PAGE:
A secondary market class proceeding against Timminco Ltd. has been in legal purgatory since 2012, a victim of the changing jurisprudence governing the limitation period applicable to those claims. In a May 2017 decision (Timminco 2017),[1] the Ontario Court of Appeal decided that the case could not proceed because the plaintiff investor had not commenced his motion for leave to proceed under Ontario’s Securities Act in time.

Timminco 2017 represents the last gasp of the group of proposed class actions in which the courts of Ontario – and ultimately, the Supreme Court of Canada – worked out the governing interpretation of the interplay between Ontario’s Class Proceedings Act, 1992 and Securities Act.

The Solar Panels Announcement

The path to the Ontario Court of Appeal’s decision in Timminco 2017 sheds some light on the development of secondary market class proceedings in Ontario. The substance of the case (which has never been litigated) relates to the issuer’s announcement in March 2007 that it developed a process to produce silicon for solar panels. The company’s share price increased dramatically in response to the disclosure of its financial results for Q4 2007 on March 17, 2008 and continued until November 2008, when it made corrective disclosures concerning its financials. Upon those disclosures, the share price fell precipitously.

On May 14, 2009, an investor filed a Statement of Claim alleging misrepresentations beginning on March 17, 2008, which: (1) sought certification as a class proceeding under the Class Proceedings Act, 1992,[2] and (2) pleaded an intention to seek leave to proceed with the statutory cause of action for secondary market misrepresentation under Ontario’s Securities Act (the “OSA”).[3] In the two years that followed, there was a dispute between plaintiffs’ law firms over carriage of the action, and the successful firm worked to settle the case – presumably because the issuer was in financial distress.

In March 2011, in response to a decision in another proposed secondary market case,[4] the investor brought an urgent motion to attempt to deal with the possible limitations issue with the claim. On March 14, 2011, the investor filed a notice of motion seeking “conditional leave” to proceed under the OSA.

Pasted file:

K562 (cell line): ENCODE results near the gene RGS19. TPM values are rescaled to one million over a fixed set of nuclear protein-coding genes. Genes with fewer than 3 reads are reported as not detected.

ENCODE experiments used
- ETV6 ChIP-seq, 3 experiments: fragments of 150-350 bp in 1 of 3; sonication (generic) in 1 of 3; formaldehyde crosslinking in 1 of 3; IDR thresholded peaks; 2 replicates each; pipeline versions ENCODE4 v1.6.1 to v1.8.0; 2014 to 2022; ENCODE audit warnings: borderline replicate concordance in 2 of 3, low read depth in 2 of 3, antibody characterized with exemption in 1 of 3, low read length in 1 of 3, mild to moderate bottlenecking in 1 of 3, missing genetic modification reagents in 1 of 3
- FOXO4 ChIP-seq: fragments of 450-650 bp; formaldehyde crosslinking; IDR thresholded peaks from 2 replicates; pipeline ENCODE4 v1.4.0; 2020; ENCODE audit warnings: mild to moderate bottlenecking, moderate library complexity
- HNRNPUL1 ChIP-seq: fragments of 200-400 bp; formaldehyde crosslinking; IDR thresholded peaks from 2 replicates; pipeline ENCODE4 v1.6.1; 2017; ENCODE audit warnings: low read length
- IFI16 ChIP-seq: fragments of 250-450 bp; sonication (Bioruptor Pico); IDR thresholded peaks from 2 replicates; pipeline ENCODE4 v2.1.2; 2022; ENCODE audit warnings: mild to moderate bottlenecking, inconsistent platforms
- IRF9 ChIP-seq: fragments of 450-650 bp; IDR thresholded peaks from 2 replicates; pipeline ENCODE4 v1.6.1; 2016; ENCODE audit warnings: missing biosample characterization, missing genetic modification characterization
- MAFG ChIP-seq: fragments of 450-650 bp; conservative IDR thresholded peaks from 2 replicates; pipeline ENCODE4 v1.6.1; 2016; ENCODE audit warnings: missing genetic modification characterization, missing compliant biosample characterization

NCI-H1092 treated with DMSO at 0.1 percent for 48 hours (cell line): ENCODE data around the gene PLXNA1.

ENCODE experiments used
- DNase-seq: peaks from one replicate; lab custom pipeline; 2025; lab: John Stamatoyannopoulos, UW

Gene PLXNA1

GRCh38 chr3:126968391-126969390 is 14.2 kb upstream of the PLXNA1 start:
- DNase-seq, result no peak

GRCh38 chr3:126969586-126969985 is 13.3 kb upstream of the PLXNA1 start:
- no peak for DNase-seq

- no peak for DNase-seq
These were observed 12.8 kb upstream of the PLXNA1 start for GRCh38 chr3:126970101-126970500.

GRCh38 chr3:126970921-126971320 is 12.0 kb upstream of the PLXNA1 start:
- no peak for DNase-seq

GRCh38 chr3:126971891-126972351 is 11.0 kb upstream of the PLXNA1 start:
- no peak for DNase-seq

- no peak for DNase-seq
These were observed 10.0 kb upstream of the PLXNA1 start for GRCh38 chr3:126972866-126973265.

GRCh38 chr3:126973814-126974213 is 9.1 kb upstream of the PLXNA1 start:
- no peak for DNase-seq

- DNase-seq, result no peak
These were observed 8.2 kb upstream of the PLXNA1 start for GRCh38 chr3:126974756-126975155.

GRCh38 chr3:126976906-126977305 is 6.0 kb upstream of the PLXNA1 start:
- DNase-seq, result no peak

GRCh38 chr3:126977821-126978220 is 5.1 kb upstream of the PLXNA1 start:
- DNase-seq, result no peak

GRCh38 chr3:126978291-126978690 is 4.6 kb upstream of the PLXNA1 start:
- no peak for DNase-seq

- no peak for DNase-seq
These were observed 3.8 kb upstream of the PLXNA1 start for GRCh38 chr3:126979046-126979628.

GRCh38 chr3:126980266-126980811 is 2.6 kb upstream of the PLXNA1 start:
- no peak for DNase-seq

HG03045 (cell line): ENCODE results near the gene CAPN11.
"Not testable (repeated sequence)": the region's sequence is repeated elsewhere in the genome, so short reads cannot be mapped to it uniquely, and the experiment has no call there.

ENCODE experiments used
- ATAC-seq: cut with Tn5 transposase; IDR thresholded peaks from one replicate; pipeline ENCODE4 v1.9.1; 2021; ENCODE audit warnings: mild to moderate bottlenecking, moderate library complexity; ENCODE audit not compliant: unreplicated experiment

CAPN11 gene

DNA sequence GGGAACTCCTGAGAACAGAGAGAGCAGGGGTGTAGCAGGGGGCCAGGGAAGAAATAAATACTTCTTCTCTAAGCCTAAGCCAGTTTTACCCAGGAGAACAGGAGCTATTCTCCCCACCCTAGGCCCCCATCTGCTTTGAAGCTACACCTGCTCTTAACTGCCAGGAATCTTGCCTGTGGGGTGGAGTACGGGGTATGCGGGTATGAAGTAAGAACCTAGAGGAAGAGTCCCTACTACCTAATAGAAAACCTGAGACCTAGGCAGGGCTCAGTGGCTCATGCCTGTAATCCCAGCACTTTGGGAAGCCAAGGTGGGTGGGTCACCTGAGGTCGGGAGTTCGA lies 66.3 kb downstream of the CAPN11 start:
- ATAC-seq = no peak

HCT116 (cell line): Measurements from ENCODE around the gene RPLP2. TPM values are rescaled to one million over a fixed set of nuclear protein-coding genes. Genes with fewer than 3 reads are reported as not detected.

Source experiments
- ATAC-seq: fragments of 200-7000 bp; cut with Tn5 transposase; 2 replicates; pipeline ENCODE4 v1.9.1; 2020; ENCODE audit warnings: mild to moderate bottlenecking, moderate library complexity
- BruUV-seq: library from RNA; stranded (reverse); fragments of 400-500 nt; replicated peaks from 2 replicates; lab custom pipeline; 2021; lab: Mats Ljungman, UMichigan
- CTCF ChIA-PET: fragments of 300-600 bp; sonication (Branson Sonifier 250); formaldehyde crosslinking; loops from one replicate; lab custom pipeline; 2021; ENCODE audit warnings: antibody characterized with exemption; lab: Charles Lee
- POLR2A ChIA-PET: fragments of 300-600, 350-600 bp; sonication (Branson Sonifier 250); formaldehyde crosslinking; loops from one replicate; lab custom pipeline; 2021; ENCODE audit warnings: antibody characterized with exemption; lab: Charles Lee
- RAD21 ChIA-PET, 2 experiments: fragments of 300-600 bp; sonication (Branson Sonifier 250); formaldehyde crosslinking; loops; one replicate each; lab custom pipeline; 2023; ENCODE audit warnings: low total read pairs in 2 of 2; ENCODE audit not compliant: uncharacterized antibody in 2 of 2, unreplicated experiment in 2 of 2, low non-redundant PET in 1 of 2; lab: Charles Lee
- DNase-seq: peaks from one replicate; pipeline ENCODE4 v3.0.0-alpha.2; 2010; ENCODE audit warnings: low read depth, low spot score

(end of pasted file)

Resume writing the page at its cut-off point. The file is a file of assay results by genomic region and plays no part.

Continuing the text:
The Tortured History of the Limitations for OSA Secondary Market Class Proceedings

Before turning to the decision on the motion – the first step in the many years of litigation that followed – a word about the statutes. In a typical class proceeding (not under Part XXIII.1 of the OSA), section 28 of Ontario’s Class Proceedings Act expressly “suspend[s]” the limitation period applicable to the claims when a proposed class member “assert[s]” a cause of action. Filing a Statement of Claim seeking certification is sufficient to trigger this provision.

For individual proposed statutory secondary market misrepresentation claims (not proposed class proceedings), the OSA sets a bright line limitation period: an investor has three years from the date of the misrepresentation or failure to make disclosure to “commence” an action.[5] To “commence” such an action, however, the investor must first obtain leave of the court by bringing a motion and demonstrating that: (a) the action is brought in good faith, and (b) it has a reasonably possibility of success.[6] But the statutory cause of action was designed to facilitate class proceedings.[7]

The question for a class proceeding, then, is whether an investor “assert[s]” a cause of action under the Class Proceedings Act, when she has only stated an intention to seek leave under the OSA, or whether leave must actually be granted before the action is “asserted” and the suspension kicks in.

The Pendulum Swings on the Limitation Period

The narrow question of statutory interpretation – whether stating an intention to seek leave under the OSA is enough to “assert” a cause of action for purposes of the Class Proceedings Act – was the issue on the Timminco investor’s motion in March 2011. Justice Perell decided that pleading an intention to seek leave to proceed in the Statement of Claim was sufficient to trigger the suspension in the Class Proceedings Act of the three-year limitation period in the OSA.[8] After the decision was released, the investor delivered notices of motion seeking certification of his action as a class proceeding and leave to proceed under the OSA. The delivery occurred three years and two days after the last alleged misrepresentation.

The issuer appealed Perell J.’s decision to the Ontario Court of Appeal. In a unanimous judgment (Timminco 2012), the Court allowed the appeal, concluding that a cause of action is not “asserted” for purposes of the Class Proceedings Act until leave was granted under the OSA.[9] The investor’s motion for leave to appeal that decision to the Supreme Court was denied.[10] The Supreme Court’s decision to deny leave and its implications was discussed in a blog post on the Canadian Appeals Monitor at the time.